Trench by Twenty One Pilots

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Twenty One Pilots have built a reputation on musical eclecticism and their candor in discussing mental health. Fans of the Columbus, Ohio, band—the most extreme of whom frequent online boards dedicated to the duo on platforms like Reddit and refer to themselves as the “Skeleton Clique”—find solace in singer Tyler Joseph’s lyrics. He imagines worlds and characters to house his anxieties and insecurities, like Blurryface, his alter ego and the namesake of the band’s 2015 breakthrough album. These lyrics are brought to life with the propulsive drumming of Josh Dun and pronounced versions of reggae, rap, rock, and pop—often all within the same song.

This remains true on their new album, Trench—an album that continues, revises, and improves upon much of what the band was doing on Blurryface.

The music on Trench is more restrained than the band has ever been. The broad range of genres and influences of past works are still present, but Twenty One Pilots are more patient in their songwriting; they are not trying to fit every inspiration they have into every song on the album. Songs like “Morph” and “My Blood” remain lean, steady, and focused as they build to two of the catchiest choruses they’ve ever written.

Trench is on the whole more conceptual than Blurryface. Its lyrics and supplemental website tell the story of a character named Clancy who—with the help of a jumpsuit-clad renegade group called The Banditos—escapes the confines of the walled city Dema and the nine bishops who rule over it. The nine bishops (the niners) are led by Nico, who, as confirmed by Joseph, is Blurryface, the character from the previous album.

Trench, with its layered, multimedia presentation, has all of the makings of an Important Album—a collection of songs that work together to Say Something about the world. Though the themes are similar to Joseph’s past writing, the imagery and setting are more distinctly dystopian. Like other dystopian works, various institutions—government, religious order—are exaggerated to totalitarian degrees. In the trilogy of music videos the band released set in Joseph’s created world, the bishops (who look something like Darth Sidious wearing Handmaid’s Tale costumes) use religion to maintain control over the people in their walled city. A stark-grey city and a lifeless theocracy are constantly contrasted with the deep-green and wild freedom of The Banditos.

But Twenty One Pilots and Trench don’t really have much to say to the world outside the one they have created for themselves. The music of Twenty Pilots is from and for the suburbs, where external stability does not always mean internal stability. As an entity, Twenty One Pilots are intentionally insular, adept at communicating with their passionate fanbase but mostly uninterested in engaging with anything outside that space.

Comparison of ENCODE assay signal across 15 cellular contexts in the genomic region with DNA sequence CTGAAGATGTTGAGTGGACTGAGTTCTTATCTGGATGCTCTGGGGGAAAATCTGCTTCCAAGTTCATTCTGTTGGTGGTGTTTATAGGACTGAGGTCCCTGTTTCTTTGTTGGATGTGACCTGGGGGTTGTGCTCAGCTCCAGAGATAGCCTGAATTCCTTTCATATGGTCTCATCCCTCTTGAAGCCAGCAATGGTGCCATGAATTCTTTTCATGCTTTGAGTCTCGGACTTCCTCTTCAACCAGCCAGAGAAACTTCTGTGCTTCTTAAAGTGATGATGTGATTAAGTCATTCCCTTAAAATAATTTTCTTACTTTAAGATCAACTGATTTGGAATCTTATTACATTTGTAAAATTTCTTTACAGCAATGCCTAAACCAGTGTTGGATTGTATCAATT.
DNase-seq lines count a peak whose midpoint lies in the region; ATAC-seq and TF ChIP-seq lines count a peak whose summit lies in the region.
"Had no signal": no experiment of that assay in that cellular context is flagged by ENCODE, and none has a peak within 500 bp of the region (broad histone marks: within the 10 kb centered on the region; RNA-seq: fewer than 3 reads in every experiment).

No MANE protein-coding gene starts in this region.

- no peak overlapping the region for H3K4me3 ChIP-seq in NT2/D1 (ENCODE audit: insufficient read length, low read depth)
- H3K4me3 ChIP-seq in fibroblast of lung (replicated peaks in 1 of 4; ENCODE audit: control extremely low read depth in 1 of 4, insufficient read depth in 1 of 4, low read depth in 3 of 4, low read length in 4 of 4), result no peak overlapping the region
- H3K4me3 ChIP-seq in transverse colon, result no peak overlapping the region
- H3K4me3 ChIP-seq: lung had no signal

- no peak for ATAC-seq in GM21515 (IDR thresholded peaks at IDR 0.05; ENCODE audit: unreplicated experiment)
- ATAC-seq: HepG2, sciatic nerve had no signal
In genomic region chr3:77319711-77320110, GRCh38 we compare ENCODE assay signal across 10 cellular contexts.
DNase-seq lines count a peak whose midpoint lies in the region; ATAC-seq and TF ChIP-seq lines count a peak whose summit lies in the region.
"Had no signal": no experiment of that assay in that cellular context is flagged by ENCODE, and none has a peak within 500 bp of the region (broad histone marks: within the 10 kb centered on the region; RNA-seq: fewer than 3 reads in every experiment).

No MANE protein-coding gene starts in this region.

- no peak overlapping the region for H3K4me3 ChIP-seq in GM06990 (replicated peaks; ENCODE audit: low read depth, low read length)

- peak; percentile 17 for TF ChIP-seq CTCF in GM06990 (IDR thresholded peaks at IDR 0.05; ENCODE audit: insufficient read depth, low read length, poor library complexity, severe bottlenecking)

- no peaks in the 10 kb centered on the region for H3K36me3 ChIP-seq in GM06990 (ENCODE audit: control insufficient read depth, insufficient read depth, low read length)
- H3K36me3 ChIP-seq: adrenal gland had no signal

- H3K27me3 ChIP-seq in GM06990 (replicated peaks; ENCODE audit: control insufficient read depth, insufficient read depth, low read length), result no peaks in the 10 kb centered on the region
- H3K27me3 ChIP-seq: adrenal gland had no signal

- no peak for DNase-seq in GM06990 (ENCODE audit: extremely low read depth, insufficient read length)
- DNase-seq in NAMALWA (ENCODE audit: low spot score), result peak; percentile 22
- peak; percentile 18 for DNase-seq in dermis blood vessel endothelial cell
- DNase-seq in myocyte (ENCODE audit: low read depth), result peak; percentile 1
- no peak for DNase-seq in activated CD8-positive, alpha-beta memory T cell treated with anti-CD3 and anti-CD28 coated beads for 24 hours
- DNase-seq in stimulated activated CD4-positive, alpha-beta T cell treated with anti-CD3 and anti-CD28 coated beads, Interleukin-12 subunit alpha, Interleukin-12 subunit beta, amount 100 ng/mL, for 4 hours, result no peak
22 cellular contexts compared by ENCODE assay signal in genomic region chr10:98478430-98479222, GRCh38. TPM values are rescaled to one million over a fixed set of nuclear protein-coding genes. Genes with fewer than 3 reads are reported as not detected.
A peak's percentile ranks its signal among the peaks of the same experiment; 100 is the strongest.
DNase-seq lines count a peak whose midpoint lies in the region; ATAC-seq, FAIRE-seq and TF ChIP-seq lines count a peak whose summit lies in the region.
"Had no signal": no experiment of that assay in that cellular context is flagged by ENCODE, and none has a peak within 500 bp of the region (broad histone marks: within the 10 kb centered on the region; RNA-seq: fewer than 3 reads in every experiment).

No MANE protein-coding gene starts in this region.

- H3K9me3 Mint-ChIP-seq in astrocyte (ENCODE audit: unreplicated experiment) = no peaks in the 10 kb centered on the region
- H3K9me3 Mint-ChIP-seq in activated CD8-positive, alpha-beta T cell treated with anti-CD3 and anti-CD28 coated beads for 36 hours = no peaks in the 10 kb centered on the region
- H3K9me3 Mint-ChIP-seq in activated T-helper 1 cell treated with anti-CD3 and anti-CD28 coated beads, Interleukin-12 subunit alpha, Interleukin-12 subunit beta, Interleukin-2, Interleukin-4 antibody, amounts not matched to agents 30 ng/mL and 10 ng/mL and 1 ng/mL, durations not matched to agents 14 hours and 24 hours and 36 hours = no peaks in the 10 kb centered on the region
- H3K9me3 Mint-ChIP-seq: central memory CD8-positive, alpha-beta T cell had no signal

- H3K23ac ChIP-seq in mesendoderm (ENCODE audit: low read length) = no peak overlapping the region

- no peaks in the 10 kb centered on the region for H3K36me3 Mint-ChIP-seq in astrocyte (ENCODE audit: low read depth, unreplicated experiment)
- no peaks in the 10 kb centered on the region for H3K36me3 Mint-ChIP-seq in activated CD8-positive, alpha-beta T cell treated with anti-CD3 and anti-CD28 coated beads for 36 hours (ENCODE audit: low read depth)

They are, however, eager to borrow from any and all aesthetics to bolster the importance of their work. They desire the immediacy and liberating feeling of genres like hip-hop and reggae or dystopian imagery, but do not seem to care about why those genres came to be. These art forms and aesthetics are political in the broadest sense of the word; cultivated and created out of a recognition and concern for the disparity in which people experience the world. At the end of the video for “Nico and the Niners,” two young kids in Dema find a jumpsuit left behind by The Banditos. In the dystopian context, it suggests revolution—a spark in the present meant to change the future. But in the context of Twenty One Pilots, it feels more like an ad to fans suggesting they should buy a jumpsuit and wear it to one of the dates on their Banditos arena tour.

Trench is effective pop music that speaks life into lonely spaces—both external and internal—that may not otherwise receive such care. It is also an album that props itself on weighty images and aesthetics without shouldering any of the burden that bore those images. It’s an album that dresses itself in the language of the political made by a group whose definition of politics allows them to see their work as apolitical.

The way we consume pop culture is largely built on a similar divide. If an engaging young adult series with poignant criticisms on social stratification and consumerism catches fire, as the Hunger Games did, it is only a matter of time before, as has happened in Dubai, it is turned into a theme park where you can purchase hundred-dollar tickets, buy a $50 T-shirt or a $35 plastic souvenir cup. I don’t solely blame Twenty One Pilots for this divide, but we only get so long with something before the point is completely lost, and I’m not sure they’re helping. (Fueled by Ramen)

About the Author

Jordan Petersen